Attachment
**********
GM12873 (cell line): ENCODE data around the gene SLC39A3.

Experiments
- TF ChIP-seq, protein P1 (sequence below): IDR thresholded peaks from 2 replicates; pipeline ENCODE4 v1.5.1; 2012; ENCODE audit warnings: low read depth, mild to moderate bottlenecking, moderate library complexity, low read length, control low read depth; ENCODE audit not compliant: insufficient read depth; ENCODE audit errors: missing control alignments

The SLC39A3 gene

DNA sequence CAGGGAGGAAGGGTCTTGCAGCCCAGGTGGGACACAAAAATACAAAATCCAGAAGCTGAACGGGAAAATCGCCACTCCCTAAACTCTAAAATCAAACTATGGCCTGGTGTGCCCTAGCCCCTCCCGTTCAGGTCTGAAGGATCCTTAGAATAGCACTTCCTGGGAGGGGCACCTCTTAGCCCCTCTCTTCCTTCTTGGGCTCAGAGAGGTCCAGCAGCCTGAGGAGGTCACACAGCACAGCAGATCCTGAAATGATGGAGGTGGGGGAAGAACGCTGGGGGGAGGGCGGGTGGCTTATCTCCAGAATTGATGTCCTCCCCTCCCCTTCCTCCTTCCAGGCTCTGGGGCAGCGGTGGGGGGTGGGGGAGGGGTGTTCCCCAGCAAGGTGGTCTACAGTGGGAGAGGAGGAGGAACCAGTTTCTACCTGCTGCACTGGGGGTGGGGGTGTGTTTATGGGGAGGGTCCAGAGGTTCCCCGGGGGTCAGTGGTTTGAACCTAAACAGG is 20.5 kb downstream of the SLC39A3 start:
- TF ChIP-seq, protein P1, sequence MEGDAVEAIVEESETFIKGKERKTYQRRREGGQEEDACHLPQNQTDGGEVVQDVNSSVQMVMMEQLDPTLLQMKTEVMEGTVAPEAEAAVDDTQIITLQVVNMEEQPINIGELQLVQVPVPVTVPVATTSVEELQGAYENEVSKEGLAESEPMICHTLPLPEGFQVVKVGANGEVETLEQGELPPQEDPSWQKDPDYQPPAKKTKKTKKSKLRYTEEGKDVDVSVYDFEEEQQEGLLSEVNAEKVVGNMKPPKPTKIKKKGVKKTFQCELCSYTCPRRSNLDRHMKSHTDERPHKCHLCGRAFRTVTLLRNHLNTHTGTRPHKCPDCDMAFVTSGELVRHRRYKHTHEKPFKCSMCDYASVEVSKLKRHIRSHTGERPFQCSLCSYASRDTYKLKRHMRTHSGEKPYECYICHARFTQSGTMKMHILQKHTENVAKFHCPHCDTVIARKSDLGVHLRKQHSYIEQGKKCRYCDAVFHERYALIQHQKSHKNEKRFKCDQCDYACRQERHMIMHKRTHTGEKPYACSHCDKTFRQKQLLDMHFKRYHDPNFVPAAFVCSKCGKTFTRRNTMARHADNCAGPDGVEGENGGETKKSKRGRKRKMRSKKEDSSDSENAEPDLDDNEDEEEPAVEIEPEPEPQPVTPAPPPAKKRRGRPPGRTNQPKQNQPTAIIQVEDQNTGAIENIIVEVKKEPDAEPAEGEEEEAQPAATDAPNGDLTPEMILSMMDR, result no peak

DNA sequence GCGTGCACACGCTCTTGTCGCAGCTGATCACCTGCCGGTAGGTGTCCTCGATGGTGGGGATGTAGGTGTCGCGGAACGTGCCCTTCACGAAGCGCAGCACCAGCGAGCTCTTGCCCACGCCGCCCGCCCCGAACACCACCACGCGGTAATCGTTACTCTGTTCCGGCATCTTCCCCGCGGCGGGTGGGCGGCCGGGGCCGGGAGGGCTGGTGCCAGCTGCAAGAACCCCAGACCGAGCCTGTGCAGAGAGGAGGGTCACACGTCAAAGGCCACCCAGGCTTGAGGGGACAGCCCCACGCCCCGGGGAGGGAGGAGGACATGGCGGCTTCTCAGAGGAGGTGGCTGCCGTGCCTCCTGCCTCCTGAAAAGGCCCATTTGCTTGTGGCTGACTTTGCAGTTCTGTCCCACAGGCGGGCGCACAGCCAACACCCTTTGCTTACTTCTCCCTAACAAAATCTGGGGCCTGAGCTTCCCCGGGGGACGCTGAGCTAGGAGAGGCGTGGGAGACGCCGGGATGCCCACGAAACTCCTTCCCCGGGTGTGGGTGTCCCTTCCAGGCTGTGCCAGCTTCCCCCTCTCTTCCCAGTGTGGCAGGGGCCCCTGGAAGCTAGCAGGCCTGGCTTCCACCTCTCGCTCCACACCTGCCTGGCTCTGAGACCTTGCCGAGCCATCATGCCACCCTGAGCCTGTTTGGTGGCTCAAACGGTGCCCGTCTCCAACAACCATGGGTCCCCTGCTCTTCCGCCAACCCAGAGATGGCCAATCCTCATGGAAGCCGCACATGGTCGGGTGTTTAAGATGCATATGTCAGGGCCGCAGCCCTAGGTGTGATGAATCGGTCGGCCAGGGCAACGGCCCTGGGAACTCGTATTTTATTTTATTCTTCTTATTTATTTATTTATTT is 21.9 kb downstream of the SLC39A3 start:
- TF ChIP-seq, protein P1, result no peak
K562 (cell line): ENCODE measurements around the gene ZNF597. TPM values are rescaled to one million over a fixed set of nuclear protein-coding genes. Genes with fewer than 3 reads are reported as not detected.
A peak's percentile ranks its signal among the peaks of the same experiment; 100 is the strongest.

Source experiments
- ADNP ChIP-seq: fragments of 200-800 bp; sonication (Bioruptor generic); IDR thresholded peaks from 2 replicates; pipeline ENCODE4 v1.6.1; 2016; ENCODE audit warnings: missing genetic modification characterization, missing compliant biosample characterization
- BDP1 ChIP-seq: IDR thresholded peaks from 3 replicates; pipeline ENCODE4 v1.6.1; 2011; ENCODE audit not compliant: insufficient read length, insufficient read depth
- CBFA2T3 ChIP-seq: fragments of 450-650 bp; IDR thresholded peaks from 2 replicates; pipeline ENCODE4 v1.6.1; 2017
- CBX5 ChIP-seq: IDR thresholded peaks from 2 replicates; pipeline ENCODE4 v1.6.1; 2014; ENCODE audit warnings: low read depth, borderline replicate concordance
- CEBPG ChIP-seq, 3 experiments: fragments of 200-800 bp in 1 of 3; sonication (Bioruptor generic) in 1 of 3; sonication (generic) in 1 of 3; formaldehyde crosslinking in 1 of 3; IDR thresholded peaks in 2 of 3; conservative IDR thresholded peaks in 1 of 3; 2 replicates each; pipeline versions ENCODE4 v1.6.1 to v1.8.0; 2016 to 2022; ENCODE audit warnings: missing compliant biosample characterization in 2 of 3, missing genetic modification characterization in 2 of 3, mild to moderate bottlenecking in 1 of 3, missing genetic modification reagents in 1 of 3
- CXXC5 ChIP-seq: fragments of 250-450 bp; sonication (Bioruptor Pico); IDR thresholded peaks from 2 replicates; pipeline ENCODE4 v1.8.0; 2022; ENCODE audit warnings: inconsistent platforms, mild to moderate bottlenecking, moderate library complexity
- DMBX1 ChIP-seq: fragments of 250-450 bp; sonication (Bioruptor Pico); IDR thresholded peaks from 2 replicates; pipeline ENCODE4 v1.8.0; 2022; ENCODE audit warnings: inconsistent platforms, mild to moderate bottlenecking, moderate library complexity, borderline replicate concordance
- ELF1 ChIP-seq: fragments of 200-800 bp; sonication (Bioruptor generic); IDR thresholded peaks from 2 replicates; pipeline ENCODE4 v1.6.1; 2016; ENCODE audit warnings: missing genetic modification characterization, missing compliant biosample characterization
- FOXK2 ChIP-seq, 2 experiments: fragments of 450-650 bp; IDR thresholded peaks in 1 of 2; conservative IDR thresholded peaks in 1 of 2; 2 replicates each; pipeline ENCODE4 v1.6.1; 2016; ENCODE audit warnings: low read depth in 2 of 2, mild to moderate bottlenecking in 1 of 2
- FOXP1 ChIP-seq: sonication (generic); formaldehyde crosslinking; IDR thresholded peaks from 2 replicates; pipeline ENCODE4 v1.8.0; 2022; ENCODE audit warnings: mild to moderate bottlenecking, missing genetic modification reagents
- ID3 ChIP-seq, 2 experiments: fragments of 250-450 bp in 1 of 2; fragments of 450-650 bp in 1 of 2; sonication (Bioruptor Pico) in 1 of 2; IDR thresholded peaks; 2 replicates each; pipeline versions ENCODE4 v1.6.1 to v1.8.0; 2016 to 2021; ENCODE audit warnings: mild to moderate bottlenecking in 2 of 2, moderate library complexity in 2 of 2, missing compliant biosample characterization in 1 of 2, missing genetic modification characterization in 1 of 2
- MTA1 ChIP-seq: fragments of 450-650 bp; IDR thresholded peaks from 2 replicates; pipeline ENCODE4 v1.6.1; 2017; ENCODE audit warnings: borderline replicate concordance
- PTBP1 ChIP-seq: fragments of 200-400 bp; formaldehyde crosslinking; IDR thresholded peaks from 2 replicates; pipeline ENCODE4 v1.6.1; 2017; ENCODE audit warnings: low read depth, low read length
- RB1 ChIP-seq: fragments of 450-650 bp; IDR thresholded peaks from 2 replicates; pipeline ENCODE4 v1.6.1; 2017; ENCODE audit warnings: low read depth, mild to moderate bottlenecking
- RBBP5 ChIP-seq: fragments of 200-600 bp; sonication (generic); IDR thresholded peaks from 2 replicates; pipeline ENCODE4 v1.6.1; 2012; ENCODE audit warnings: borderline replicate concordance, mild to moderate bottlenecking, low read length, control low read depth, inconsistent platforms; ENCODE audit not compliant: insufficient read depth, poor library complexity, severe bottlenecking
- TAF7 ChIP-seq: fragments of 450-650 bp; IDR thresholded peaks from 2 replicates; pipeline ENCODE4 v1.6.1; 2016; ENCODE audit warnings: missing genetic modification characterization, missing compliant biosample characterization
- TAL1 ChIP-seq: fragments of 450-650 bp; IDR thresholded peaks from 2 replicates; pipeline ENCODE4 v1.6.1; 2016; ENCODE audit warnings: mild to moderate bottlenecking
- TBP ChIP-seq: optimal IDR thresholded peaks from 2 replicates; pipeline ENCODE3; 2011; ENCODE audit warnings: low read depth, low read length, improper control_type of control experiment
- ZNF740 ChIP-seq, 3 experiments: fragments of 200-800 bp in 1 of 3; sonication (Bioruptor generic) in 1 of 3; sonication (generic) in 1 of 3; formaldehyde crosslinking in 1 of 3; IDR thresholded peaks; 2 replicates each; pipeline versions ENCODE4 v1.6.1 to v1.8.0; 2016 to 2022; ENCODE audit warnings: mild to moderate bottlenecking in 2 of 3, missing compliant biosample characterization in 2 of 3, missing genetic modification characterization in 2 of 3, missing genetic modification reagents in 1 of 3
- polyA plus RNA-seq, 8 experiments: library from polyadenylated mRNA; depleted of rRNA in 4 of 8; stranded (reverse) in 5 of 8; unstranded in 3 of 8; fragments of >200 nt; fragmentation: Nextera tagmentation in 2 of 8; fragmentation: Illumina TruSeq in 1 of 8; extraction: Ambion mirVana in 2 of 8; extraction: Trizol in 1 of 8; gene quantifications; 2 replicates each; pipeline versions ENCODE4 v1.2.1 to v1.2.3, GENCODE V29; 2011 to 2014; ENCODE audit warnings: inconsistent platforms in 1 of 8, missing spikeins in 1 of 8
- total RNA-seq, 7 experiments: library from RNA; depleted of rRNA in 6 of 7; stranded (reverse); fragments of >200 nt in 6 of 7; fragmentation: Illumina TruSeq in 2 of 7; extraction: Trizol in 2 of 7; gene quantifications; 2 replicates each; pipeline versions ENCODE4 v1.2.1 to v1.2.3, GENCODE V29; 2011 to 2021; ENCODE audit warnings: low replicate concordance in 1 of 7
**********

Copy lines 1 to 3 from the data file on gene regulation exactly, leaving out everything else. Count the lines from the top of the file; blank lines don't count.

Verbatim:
GM12873 (cell line): ENCODE data around the gene SLC39A3.

Experiments
- TF ChIP-seq, protein P1 (sequence below): IDR thresholded peaks from 2 replicates; pipeline ENCODE4 v1.5.1; 2012; ENCODE audit warnings: low read depth, mild to moderate bottlenecking, moderate library complexity, low read length, control low read depth; ENCODE audit not compliant: insufficient read depth; ENCODE audit errors: missing control alignments